Gear Seven/Arc Studios/Shift
I Like Music
Contemplative Reptile
  • International Edition
  • USA Edition
  • UK Edition
  • Australian Edition
  • Canadian Edition
  • Irish Edition
  • German Edition
  • French Edition
  • Singapore Edition
  • Spanish edition
  • Polish edition
  • Indian Edition
  • Middle East edition
  • South African Edition

Women Breastfeeding Make Me Think of Beautiful Old Paintings



Indy8’s Jake Dypka on working with poet Hollie McNish on punchy short ‘Embarrassed’

Women Breastfeeding Make Me Think of Beautiful Old Paintings
Young women hunching awkwardly on cold toilet lids, surrounded by graffiti. Old prudes and pervs throwing looks that are by turns lascivious and disapproving. Billboards plastered with oversized funbags that loom over the passers-by below. Spoken word artist Hollie McNish’s poem ‘Embarrassed’, about the persistent social weirdness around breastfeeding, is packed with visceral images. That’s why when she and director Jake Dypka decided to collaborate on a short for Channel 4’s Random Act series, it was the obvious choice for a filmic reinterpretation.

“Specifically that’s a big one for Hollie and it was one of my favourites for turning into a film. Just all that imagery. I knew it could be really photographic,” says Jake, who is a director at Indy8, Independent’s content arm. For the YDA-winning filmmaker, Embarrassed was quite literally an embarrassment of visual riches. “I had a clear idea because the images came crashing into my brain. That made it easy to know what to shoot.”

As for the poet, whose works have reignited the spoken word form and brought social and political issues to the YouTube generation, Embarrassed was a deeply personal piece of work. One of the most striking visual themes in the film is women hiding in dirty public toilets to feed their babies, harking back to the day Hollie wrote the poem. She had retreated to the loos in shame and, there and then, started writing on her phone

“Women breastfeeding make me think of beautiful old paintings,” says Jake, who found the juxtaposition of maternal love and the filth of public restrooms fascinating.

But while the images were easy enough to conjure up – Jake says the original treatment for the film is strikingly close to the finished short – getting the project from page to screen was a different matter.

“We had been flirting with the idea of doing something together for a while and if we did it I wanted to do it justice. With filmmaking though, money does unfortunately come into it,” says Jake, who has been friends with Hollie since secondary school. (“We all thought she was going to be prime minister, rule the world!” he says of his old school friend.)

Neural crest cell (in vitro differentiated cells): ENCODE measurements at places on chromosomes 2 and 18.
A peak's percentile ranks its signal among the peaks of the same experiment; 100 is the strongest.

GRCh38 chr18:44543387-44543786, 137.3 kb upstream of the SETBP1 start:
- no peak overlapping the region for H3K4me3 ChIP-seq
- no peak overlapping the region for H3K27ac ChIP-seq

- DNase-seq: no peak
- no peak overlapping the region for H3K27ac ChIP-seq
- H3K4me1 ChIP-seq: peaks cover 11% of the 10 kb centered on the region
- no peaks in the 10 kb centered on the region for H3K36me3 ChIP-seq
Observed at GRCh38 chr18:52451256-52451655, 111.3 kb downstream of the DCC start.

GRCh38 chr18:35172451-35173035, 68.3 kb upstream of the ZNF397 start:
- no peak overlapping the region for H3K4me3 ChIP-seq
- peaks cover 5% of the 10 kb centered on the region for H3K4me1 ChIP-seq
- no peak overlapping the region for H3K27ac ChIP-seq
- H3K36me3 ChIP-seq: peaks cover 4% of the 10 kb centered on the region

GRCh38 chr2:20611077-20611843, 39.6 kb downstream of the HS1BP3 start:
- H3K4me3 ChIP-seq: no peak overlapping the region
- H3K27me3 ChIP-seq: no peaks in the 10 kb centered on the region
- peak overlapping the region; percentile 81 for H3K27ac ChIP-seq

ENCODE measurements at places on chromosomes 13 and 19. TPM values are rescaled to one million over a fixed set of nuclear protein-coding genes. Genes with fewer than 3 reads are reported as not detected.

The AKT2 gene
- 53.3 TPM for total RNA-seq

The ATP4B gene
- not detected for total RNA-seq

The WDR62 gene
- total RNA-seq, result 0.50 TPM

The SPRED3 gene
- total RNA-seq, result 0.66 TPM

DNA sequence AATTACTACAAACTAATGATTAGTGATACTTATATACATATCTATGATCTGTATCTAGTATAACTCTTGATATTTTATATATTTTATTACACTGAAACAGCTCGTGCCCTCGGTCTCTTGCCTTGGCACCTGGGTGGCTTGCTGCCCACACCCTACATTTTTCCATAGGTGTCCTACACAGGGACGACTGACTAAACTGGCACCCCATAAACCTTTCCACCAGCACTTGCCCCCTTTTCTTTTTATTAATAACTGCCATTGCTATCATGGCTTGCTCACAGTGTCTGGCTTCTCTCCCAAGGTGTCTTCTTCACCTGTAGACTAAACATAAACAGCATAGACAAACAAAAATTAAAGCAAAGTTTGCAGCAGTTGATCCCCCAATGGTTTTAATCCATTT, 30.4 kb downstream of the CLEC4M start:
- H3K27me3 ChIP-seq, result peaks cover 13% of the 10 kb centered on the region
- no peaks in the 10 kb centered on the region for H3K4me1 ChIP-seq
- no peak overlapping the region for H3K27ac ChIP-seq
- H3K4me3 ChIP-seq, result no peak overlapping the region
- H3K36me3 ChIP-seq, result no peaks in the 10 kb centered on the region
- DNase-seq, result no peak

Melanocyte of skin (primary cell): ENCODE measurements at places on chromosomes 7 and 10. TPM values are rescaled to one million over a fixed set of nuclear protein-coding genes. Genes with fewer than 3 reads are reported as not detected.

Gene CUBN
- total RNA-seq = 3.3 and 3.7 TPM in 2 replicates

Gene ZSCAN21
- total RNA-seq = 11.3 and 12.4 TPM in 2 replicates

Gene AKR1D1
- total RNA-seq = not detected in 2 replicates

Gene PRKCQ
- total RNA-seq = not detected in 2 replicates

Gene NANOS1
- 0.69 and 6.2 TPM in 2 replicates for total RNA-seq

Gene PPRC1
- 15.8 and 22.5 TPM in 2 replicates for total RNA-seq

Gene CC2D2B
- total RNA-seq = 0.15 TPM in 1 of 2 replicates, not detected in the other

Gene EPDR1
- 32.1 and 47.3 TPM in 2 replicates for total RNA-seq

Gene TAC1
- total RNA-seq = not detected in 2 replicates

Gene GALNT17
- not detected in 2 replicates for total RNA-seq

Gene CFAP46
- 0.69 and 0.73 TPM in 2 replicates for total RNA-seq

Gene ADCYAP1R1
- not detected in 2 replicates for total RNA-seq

Eventually Hollie won a small grant and Jake spotted an opportunity to pitch for Channel 4’s Random Acts short film thread had popped up. The pair went for it.

“Channel 4 are doing something brilliant with Random Acts. How many opportunities are there on TV for people to be genuinely creative nowadays? They were brilliant to work with. They liked the idea, signed it off and just said ‘get going’,” says Jake.

Working on a short film jam-packed with so many shots and individual images on a small budget was always going to be a challenge.

“Because we had so little money and we were fitting around peoples’ schedules it was a really disjointed shoot – which isn’t the best way to make a film!” recalls Jake, explaining that the tricky schedules led to the short having two DoPs (Robin Fox, Leon Willis) and two producers. For the first two days of shooting, producer Tom Ford helped Jake kick the project into gear, while Sophie Murphy stepped in and stepped up for the final two days. Jake himself took on the location scout role, cycling round London in 30-degree heat.

After the shoot came the edit, which presented its own unique puzzle for Jake who edited the film too. He’d never edited anything quite like it – it wasn’t a music video, it wasn’t a commercial or a ‘typical’ short film. “It’s not a music video; songs are rhythmic throughout but her poem moves through different moods, different tempos and her voice moves from soft when she’s talking about her daughter to angry and hard. When I was doing the edit and music I thought, oh my God, how am I going to fit all that in?”

A year after the film was finished, it has been broadcast on Channel 4 and since the short was broadcast last week both Hollie and Jake have been inundated with messages from well-wishers. Going forward, Jake is keen to work on more projects with Hollie. In the meantime, he’s got a new collaboration that’s recently kicked off with the band Communion – he’ll be art directing all of the band’s visual output.

view more - Behind the Work
Sign up to our newsletters and stay up to date with the best work and breaking ad news from around the world.

Genres: People, Dialogue, Music performance

LBB Editorial, Wed, 18 May 2016 15:41:38 GMT